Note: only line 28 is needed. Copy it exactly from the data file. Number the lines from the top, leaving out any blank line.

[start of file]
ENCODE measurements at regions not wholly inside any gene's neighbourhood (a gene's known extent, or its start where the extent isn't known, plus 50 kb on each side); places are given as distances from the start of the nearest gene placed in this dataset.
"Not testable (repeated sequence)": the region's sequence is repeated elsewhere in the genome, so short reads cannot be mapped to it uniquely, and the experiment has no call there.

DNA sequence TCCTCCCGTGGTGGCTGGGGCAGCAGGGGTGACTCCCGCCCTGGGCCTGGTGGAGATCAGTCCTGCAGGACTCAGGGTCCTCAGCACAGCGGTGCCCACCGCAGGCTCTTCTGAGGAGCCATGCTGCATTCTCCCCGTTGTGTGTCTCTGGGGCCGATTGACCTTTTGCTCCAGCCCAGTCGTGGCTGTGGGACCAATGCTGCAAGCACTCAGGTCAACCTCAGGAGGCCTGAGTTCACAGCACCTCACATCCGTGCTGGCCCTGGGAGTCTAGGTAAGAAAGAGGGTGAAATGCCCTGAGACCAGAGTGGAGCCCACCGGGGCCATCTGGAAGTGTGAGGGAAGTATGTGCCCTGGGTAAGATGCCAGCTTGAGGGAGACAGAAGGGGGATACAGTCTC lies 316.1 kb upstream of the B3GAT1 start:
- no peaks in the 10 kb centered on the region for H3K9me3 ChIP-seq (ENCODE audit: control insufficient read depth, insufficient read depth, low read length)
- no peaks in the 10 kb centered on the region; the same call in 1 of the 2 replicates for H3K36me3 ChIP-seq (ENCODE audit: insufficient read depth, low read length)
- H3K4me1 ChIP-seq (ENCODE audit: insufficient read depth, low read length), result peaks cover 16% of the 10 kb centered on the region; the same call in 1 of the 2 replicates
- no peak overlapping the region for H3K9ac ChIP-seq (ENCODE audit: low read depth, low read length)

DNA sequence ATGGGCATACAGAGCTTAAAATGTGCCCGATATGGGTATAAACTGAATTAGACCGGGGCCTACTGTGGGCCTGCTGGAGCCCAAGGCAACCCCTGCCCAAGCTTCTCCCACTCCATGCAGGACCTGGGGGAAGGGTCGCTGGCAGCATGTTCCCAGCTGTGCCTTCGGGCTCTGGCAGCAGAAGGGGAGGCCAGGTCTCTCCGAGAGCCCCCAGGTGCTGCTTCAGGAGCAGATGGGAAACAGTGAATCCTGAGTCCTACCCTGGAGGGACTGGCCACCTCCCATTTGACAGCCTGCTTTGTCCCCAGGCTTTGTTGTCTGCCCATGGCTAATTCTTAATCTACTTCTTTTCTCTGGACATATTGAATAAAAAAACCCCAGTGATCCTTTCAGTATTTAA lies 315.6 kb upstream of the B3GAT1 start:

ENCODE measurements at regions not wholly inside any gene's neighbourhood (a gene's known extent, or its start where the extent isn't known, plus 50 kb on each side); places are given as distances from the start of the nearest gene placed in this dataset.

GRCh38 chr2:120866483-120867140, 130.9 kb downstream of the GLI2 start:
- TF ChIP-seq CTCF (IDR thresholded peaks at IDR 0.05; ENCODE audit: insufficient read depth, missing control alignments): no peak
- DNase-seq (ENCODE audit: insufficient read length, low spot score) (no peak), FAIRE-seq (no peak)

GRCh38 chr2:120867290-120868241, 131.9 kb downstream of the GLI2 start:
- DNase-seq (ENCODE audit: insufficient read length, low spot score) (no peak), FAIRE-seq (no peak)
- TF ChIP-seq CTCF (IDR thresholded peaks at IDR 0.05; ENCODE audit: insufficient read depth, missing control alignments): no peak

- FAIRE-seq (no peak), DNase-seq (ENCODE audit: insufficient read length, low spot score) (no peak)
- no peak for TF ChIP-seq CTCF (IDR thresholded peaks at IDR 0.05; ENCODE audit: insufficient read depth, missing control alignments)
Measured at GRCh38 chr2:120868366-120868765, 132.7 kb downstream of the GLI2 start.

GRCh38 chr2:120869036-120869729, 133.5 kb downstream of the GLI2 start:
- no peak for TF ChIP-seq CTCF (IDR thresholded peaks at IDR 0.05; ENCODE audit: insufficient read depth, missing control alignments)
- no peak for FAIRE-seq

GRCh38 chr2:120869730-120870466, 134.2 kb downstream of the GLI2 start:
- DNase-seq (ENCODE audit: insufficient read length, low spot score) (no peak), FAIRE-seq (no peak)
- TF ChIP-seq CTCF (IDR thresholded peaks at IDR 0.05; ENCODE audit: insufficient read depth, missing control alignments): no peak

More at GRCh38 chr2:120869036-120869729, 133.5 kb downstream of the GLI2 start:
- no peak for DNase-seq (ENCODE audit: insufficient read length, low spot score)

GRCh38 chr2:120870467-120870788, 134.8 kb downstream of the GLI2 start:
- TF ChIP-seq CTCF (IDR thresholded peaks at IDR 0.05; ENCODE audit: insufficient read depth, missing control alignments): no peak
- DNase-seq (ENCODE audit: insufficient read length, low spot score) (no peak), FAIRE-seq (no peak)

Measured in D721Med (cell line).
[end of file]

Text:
- TF ChIP-seq CTCF (IDR thresholded peaks at IDR 0.05; ENCODE audit: insufficient read depth, missing control alignments): no peak